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Hearing the the Democrats picked up a seat with a win by King. A small crowd reacts to recall results from a live network broadcast on the Capitol Square in Madison Tuesday August 9, 2011. Steve Apps-State Journal.

Steve Apps

With two Democratic senators facing recall elections next week, and the Democratic Party of Wisconsin still hoping Gov. Scott Walker will face the same threat next year, Wisconsin’s recall battles are far from over.

It’s unclear what effect this week’s election results will have on next Tuesday’s races, when Sens. Jim Holperin, D-Conover, and Robert Wirch, D-Pleasant Prairie, fight for their seats against Republican challengers Kim Simac, a tea party organizer, and Jonathan Steitz, a corporate attorney and political newcomer.

Going into this week, Republicans controlled the Senate 19-14, so Democrats needed to win at least three seats and hold onto two more next week to take over. Instead they won two, shifting the balance in the Senate to give the GOP a razor-thin 17-16 majority.

Both sides said the election results showed promising signs for next week.

Republicans said GOP wins in four out of the six contests Tuesday showed broad support for their agenda.

“I am pleased voters agreed that we are on the right path here in Wisconsin,” Assembly Speaker Jeff Fitzgerald, R-Horicon, said. “The senators up for recall made the tough decisions necessary to get our state back on track.”

But Democrats, despite coming up short in their primary goal of winning control of the Senate, also claimed victory, saying they beat GOP incumbents in traditionally Republican districts.

“They lost Republican seats that they’ve held for a long time,” said Assembly Minority Leader Peter Barca, D-Kenosha. “We were running in very Republican territory.”

In a sense, the stakes are not as high heading into next Tuesday’s recalls because control of the Senate is no longer in play. But both sides said energy and interest in the remaining recalls was still intense.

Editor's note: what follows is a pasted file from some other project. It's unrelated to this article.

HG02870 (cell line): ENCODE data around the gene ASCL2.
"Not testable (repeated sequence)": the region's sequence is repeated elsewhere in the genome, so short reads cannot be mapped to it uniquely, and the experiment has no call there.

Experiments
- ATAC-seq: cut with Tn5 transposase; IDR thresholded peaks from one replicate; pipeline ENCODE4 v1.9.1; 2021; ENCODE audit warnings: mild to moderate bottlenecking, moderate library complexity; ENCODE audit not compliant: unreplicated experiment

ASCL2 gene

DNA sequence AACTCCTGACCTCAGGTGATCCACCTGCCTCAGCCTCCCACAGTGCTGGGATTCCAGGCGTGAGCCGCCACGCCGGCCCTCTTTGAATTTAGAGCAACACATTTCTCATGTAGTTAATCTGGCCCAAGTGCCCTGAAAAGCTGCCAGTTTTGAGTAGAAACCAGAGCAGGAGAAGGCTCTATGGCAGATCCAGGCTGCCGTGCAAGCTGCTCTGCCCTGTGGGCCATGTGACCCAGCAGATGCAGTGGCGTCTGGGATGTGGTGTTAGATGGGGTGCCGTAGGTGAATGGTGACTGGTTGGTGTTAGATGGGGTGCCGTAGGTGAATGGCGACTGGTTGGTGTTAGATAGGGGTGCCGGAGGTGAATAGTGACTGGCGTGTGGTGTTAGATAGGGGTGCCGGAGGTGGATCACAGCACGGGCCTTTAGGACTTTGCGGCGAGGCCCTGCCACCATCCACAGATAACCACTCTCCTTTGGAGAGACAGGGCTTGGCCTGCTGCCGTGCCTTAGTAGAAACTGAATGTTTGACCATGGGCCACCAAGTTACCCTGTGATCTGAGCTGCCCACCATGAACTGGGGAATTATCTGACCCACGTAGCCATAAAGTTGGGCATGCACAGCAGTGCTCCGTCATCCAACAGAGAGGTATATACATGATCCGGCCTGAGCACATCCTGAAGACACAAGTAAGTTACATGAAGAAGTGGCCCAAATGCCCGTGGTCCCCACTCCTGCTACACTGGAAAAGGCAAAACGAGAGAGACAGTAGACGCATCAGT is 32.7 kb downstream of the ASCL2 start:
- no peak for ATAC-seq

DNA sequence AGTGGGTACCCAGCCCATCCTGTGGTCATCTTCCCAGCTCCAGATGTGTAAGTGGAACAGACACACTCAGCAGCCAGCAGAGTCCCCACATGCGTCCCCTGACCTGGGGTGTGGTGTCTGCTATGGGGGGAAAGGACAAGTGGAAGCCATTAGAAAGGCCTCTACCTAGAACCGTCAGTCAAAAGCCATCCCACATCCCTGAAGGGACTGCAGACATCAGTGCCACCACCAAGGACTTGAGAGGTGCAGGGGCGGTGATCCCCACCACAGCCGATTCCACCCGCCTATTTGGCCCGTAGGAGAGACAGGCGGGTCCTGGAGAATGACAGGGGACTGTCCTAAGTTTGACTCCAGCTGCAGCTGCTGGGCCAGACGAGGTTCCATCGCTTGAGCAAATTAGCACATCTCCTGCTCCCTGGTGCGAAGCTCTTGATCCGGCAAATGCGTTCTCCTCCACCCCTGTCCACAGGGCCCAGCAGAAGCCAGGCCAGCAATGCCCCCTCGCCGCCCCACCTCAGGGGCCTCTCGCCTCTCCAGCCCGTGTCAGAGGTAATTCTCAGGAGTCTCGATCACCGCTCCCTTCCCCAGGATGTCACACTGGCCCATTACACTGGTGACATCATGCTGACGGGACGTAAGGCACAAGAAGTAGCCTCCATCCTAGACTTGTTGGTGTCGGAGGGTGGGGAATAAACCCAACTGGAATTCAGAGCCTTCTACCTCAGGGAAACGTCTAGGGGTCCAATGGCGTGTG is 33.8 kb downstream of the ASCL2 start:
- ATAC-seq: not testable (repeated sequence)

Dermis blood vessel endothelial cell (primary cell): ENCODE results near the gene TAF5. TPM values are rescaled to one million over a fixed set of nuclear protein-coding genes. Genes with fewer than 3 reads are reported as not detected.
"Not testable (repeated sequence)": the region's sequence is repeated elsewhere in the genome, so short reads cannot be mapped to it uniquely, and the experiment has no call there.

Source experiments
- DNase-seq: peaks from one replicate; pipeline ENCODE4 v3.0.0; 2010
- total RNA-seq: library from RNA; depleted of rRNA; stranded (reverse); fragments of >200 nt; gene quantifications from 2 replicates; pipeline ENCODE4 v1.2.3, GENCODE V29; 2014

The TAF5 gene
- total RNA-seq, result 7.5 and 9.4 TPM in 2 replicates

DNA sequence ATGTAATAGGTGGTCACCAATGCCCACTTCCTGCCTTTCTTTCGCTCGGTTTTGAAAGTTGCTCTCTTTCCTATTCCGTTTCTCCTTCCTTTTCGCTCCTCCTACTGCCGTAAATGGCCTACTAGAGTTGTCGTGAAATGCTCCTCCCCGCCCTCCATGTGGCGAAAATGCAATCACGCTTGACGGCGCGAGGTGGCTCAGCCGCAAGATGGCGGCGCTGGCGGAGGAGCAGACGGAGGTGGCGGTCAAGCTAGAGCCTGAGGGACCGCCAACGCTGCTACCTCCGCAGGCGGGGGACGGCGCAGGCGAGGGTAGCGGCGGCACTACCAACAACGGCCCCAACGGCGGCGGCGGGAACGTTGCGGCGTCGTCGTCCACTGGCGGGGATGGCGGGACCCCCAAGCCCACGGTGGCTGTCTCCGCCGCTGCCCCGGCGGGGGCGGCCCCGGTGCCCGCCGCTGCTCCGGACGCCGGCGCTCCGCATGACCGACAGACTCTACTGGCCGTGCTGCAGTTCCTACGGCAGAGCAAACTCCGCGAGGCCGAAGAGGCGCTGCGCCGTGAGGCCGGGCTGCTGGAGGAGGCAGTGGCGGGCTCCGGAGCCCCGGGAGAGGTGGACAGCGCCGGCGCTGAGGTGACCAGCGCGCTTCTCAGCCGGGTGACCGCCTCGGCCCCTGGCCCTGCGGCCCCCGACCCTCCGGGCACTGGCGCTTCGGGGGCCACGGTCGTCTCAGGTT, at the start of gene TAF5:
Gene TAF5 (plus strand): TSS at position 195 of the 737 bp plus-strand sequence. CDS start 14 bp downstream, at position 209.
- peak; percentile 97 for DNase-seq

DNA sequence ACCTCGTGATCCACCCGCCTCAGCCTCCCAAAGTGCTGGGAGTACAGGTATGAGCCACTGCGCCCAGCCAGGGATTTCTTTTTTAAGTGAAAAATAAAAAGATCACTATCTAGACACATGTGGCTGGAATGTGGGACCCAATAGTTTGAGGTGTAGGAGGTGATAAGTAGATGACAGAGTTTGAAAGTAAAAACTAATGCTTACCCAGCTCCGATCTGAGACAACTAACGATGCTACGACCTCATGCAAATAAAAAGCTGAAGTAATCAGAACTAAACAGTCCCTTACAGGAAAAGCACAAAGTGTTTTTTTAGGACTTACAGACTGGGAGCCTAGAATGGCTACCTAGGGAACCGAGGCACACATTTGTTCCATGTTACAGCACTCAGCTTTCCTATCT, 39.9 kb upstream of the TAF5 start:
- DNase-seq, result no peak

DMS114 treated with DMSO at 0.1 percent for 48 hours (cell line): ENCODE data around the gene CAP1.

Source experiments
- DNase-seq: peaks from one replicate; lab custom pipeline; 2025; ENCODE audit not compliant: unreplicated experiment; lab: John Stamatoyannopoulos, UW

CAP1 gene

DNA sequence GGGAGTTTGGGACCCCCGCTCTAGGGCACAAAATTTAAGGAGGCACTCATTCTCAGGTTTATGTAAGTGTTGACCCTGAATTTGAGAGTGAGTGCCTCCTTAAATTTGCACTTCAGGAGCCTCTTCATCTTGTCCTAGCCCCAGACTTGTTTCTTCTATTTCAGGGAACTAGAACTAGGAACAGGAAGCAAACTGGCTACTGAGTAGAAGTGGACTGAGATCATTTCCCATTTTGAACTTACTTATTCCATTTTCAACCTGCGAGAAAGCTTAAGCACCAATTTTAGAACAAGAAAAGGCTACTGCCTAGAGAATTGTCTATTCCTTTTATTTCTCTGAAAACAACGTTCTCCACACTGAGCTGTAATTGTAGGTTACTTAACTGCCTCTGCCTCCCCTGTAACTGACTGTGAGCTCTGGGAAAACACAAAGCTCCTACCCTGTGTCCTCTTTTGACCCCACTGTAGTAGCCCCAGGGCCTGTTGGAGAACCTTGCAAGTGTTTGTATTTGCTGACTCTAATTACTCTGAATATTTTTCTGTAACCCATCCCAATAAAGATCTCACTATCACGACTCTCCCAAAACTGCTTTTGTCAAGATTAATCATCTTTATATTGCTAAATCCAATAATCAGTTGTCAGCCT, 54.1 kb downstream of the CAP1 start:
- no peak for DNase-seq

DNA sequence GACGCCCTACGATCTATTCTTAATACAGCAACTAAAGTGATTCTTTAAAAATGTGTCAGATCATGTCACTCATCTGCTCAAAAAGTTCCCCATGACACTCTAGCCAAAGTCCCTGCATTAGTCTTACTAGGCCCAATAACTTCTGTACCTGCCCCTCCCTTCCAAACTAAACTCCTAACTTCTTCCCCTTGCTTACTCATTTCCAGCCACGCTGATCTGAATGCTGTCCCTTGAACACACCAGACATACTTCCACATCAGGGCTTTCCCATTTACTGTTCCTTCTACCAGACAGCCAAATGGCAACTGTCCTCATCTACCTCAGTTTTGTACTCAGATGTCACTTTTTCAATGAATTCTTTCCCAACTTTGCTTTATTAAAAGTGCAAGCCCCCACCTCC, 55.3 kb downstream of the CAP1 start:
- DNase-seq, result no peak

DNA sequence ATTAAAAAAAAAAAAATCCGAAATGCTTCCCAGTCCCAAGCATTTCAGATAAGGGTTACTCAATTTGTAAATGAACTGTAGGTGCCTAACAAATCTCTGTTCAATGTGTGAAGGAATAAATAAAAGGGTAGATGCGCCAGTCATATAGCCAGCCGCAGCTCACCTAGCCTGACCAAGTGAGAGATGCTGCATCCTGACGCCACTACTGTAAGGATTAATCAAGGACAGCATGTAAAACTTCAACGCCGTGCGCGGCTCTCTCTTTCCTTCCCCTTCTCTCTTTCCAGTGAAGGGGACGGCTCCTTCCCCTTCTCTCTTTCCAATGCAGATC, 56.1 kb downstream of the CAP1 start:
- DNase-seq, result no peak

“Our politics is local, and I’m confident the momentum will continue,” Wirch said.

And Holperin said “we need to maintain these seats” to keep the Democrats’ increased influence. He added that he thought his race would be a close one.

Simac campaign spokesman Matt Capristo said this week’s elections left her campaign “optimistic” and “encouraged by the elections.”

A spokesman for Steitz did not return a telephone call seeking comment.

The state Democratic Party was also upbeat about its chances of unseating Walker in a potential recall next year.

“I believe that if last night’s election were a statewide election, Scott Walker would have been recalled from office,” party chairman Mike Tate said.

When asked if he expects to face recall next year, Walker told the State Journal, “I don’t know. I’ll leave that up to the pundits.

“To me, what I’ll be judged on — whether it’s next year or 2014 — is ultimately going to be how successful we are on our campaign to create 250,000 jobs in the state.”

In an effort to make such recalls rarer, a GOP lawmaker said Wednesday he will seek to change the state constitution.

The constitutional amendment being drafted by Rep. Robin Vos, R-Rochester, would change the reasons for recall elections in Wisconsin, so a state lawmaker could only be recalled if indicted or charged with a felony, convicted of a misdemeanor, or if it’s determined the person violated a proposed code of ethics for lawmakers, Vos spokeswoman Kit Beyer said.

“No longer should taxpayer dollars be wasted on unnecessary recall elections that were triggered by a vote that some special interest group didn’t like.” Vos said.  “It undermines our democracy and wastes precious taxpayer dollars that are needed elsewhere.”

His plan drew immediate scorn from liberal critics.

“The extent to which these Republicans will go to rig the laws to favor them politically appears to be unending,” said Scot Ross of One Wisconsin Now.